The student media organization of California State University Northridge

Daily Sundial

The student media organization of California State University Northridge

Daily Sundial

The student media organization of California State University Northridge

Daily Sundial

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Queer studies minor may be offered next fall

Queer studies may be offered as a minor during the fall 2008 semester after being approved last spring by the College of Humanities. It’s currently awaiting acceptance by the Educational Policy Committee.

“We’re not anticipating problems,” said Professor of Philosophy and Director of the Center for Sex and Gender Research Jacob Hale.

The committee will not know whether the minor will be approved by the EPC until the spring. However, their 18-unit curriculum is not expected to fail.

Elizabeth Say, dean of the College of Humanities, formed a committee of professors from different subjects to develop the minor last year, which consists of Sheena Malhotra (Women’s Studies), Gina Masequesmay (Asian American Studies), Leilani Hall (English), Ian Bernard (English), Jacob Hale (Philosophy), Ramon Garcia (Chicano/a Studies) and Elizabeth Adams (Liberal Studies).

Hale said the committee members, who have worked with queer studies-related topics in their teachings, have worked a long time to come up with a minor that’ll fit the expectations of the EPC and the school. They’d be interested in teaching the proposed courses as well, he said.

Some may have inquiries or concerns about the name of the major, “Queer Studies,” Masequesmay said.

The name “queer” will remind people of the famed activist line from the 1990s: “We’re here! We’re queer! Get used to it!”

This is some of the attraction of the name: picking one that is representative of the courses, yet not hidden behind a long abbreviation, like LGBT, which stands for Lesbian, Gay, Bisexual Transgender Studies, Masequesmay said.

“There’s not a perfect name,” Hale said.

The 18-unit minor would consist of nine required units and nine electives. Required courses would be upper-division. The last course would be an independent study senior project in which students would go in a direction they themselves would choose, showing what they have learned from the previous courses in the minor, Masequesmay said.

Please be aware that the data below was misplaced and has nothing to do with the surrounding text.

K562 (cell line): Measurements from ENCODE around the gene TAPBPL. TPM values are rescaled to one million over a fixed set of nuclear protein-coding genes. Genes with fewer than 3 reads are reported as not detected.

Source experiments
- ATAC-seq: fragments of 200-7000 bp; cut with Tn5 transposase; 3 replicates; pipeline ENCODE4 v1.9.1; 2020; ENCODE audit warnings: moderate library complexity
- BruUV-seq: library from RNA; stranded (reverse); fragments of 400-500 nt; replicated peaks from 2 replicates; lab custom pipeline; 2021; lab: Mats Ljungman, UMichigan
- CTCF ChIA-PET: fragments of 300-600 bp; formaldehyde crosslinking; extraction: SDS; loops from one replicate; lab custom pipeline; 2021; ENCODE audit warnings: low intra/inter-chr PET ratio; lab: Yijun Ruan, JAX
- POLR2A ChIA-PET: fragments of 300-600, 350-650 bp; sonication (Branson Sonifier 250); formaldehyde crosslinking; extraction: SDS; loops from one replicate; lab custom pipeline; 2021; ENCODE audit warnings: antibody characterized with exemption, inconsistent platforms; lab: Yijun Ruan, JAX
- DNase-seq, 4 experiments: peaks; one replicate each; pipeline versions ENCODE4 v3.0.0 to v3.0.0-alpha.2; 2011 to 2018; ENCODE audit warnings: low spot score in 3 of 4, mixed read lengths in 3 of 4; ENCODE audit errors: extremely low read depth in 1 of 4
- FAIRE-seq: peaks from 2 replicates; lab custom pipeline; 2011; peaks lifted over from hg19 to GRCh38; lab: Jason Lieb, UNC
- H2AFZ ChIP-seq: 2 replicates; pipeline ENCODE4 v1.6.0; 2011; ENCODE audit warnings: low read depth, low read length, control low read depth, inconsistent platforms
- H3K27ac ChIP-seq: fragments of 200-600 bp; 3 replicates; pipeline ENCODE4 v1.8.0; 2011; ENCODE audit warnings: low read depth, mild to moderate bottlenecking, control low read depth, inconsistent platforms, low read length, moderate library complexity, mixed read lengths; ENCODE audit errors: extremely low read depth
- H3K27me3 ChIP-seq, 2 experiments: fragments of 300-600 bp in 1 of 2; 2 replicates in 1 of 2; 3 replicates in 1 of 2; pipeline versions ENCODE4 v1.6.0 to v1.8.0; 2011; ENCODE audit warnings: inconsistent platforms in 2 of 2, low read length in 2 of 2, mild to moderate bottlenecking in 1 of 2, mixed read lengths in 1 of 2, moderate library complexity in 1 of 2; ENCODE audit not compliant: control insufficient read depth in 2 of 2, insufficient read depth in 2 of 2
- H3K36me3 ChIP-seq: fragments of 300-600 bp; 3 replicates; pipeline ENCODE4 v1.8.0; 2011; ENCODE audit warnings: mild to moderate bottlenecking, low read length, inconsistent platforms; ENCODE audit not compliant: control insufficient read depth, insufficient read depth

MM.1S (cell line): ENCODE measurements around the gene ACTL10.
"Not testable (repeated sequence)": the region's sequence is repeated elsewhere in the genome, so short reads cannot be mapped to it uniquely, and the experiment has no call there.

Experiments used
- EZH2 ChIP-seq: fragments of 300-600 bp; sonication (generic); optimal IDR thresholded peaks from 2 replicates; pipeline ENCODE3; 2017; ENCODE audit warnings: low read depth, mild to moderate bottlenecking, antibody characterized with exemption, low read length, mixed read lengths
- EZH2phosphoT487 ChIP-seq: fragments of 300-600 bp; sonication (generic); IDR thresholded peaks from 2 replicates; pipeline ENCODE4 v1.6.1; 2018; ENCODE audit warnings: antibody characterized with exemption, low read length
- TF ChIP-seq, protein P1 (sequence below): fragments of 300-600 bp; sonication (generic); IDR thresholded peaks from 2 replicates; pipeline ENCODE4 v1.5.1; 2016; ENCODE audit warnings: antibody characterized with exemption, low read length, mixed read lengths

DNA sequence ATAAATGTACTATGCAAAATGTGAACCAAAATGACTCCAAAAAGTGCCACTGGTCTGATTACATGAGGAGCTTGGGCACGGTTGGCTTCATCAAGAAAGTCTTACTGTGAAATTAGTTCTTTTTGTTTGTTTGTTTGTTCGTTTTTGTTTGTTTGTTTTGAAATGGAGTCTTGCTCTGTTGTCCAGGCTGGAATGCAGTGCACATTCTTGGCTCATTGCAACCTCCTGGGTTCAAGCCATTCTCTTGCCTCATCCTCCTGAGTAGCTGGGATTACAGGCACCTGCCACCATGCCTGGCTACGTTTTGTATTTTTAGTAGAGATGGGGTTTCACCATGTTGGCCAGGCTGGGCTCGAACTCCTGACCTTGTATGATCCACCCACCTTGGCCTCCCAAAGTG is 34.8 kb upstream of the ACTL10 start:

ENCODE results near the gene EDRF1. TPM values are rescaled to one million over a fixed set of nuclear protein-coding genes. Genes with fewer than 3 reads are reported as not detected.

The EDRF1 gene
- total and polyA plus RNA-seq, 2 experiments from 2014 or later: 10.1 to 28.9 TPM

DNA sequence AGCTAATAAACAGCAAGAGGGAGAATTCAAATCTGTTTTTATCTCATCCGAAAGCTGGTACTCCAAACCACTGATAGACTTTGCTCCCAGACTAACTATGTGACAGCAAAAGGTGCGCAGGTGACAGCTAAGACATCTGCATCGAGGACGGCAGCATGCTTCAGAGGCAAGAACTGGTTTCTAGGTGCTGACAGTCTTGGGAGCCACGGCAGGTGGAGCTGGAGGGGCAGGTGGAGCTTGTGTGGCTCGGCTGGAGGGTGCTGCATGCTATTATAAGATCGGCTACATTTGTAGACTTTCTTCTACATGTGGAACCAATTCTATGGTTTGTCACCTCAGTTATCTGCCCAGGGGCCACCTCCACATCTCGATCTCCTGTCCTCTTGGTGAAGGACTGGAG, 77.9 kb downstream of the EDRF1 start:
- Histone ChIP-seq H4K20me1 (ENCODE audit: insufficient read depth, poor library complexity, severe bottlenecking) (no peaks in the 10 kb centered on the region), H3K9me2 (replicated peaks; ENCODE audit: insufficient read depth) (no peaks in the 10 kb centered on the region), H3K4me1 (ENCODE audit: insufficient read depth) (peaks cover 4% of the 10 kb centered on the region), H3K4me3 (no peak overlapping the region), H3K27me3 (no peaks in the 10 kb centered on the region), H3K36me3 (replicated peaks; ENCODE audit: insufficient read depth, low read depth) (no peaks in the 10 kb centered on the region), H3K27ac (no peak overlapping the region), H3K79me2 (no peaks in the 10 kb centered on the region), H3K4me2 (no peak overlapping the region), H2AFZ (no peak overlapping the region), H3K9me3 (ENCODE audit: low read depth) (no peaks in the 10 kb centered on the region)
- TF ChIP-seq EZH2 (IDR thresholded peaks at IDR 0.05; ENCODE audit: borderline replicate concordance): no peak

If the EPC accepts CSUN’s proposal of the queer studies minor, it’ll be advertised in the spring. There may be a launch party to get students interested in the minor before it would become available in the fall of 2008, Hale said.

The queer studies minor is being proposed because it’s the right time to have it, Masequesmay said. Tolerance is for people accepting different genders into their community, she said.

A main goal of this minor is to guide students toward being “more sensitive and inclusive” to those of different genders, Masequesmay said. “People just assume everyone is straight.”

“Hopefully, this will deconstruct stereotypes,” Masequesmay said. It’ll also allow students to “question the regime of heterosexuality,” she added.

Some of the courses in the minor are general education classes, making it easier for students to test out a new subject while also fulfilling their basic requirements for graduation.

“A decade ago, we were the campus to go to for LGBT resources,” Masequesmay said.

Currently, CSUN offers the “Ally” program to LGBT students, yet not many students are aware of it, she said. Many faculty members display “Ally” stickers to show they support and offer advice to students of all genders.

The queer studies minor is “for anyone who wants to work with a queer population and be knowledgeable,” Masequesmay said.

Future educators would benefit from taking courses offered for the minor, Hale said.

“Teachers assume kids are straight,” he said. “This sets up a system of exclusion.”

“If a teacher has a background in queer studies, this would allow them to treat students fairly and reach out to every type of gender,” Hale said.

“It’s important to know about who they’ll be serving,” said Masequesmay on the importance of future teachers taking courses in the queer studies minor.

Though future educators would benefit a lot from taking these courses, students of other majors agree on the importance of learning about different cultures and genders.

People need to be educated about this topic, said Sabrina Dominguez, a 21-year-old nutrition major.

“It’d be interesting to take the courses even if you’re straight,” she added. “It’s a topic that doesn’t get explored that much.”

Other students are also open and interested in these possible new courses.

“I think it’d be good for the university to promote such diversity,” said Matthew Siegrist, a 22-year-old business law major.

The queer studies minor is a “good thing for everybody no matter what sexuality,” Hale said. “It’ll allow students to relate to people outside of the university.”

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